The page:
(Reuters) – A years-long fight over the future of the world’s second largest silver mine between Tahoe Resources Inc and opponents of the project shows no signs of abating, creating uncertainty for the U.S. miner and its investors.
With environmental and indigenous opponents of Tahoe’s Escobal mine vowing it will never again produce silver, the tension is top of mind for Wall Street, and analysts expect the company to post its fifth consecutive quarterly loss on Tuesday.
Guatemala’s Supreme Court suspended Tahoe’s license to operate Escobal last year, ruling for an anti-mining organization that accused the country’s Ministry of Energy and Mines of failing to properly consult surrounding Xinca indigenous communities about the project.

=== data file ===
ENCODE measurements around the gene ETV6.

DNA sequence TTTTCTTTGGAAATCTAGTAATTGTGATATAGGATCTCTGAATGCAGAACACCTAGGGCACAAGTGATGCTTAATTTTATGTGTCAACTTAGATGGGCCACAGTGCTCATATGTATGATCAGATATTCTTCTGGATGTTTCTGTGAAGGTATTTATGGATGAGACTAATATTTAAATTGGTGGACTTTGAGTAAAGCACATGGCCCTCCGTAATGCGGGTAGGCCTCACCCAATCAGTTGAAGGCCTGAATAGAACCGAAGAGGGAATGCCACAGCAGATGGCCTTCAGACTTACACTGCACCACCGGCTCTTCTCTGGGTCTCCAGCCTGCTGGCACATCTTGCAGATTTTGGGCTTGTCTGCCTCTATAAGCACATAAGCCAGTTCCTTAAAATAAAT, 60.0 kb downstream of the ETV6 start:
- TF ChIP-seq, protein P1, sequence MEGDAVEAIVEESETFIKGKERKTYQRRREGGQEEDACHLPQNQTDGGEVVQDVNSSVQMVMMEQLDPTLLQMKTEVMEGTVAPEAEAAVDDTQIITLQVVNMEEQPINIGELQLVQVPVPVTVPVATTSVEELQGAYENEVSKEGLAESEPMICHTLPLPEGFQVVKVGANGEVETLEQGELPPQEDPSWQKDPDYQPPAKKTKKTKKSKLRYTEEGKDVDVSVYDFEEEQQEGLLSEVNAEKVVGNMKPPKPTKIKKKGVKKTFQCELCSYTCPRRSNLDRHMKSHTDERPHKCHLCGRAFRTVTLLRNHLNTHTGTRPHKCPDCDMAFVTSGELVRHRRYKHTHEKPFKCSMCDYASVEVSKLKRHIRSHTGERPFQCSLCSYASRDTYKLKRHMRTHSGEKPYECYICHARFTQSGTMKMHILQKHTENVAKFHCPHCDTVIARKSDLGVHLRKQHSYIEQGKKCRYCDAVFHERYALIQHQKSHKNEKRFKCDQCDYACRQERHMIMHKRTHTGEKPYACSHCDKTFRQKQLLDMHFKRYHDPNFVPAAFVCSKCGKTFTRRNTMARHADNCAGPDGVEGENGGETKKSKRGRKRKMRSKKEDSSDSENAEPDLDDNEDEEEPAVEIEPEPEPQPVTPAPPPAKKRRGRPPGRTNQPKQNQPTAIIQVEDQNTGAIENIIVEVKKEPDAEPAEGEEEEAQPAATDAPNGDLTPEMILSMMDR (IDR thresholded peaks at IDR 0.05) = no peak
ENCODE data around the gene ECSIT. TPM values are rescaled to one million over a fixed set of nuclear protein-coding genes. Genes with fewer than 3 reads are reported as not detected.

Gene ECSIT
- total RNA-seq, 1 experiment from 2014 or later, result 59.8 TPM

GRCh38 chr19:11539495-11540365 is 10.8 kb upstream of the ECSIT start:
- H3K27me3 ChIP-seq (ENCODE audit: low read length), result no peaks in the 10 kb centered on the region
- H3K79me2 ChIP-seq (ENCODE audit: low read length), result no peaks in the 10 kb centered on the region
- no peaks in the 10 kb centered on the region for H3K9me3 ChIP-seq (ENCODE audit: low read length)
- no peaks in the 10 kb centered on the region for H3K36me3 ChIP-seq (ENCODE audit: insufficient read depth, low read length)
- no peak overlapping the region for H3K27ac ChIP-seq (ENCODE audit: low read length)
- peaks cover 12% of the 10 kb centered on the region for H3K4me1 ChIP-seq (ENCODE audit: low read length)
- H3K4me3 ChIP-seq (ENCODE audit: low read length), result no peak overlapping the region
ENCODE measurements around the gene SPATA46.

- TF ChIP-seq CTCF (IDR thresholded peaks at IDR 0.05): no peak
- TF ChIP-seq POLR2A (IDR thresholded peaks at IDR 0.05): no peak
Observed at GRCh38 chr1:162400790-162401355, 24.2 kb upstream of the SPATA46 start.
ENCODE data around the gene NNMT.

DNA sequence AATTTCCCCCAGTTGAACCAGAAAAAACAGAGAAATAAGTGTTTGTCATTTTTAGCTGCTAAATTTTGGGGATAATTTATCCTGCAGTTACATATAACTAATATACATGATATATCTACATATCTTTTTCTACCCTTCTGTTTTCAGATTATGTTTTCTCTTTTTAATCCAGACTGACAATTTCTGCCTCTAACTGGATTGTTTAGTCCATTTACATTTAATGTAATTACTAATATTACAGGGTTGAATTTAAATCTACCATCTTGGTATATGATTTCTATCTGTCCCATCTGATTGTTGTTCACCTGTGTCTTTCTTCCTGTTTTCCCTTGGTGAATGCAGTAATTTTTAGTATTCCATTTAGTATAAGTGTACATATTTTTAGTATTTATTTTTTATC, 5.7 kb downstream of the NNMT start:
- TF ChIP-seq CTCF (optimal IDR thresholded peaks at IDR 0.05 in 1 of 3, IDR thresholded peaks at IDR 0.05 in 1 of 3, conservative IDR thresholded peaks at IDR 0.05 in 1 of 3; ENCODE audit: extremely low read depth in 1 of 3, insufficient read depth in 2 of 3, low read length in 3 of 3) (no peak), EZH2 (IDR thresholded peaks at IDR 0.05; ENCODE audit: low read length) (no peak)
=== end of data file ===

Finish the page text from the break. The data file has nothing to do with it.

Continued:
The ruling was a sharp blow to Reno, Nevada-based Tahoe, which had derived 45 percent of its revenue from Escobal in 2016.
Shares of Tahoe have lost more than half their value since work at the mine was suspended, and the company has lost nearly $100 million in cash to mothball its Guatemala operations. Judges ordered that an indigenous consultation must be completed before Escobal can be brought back online.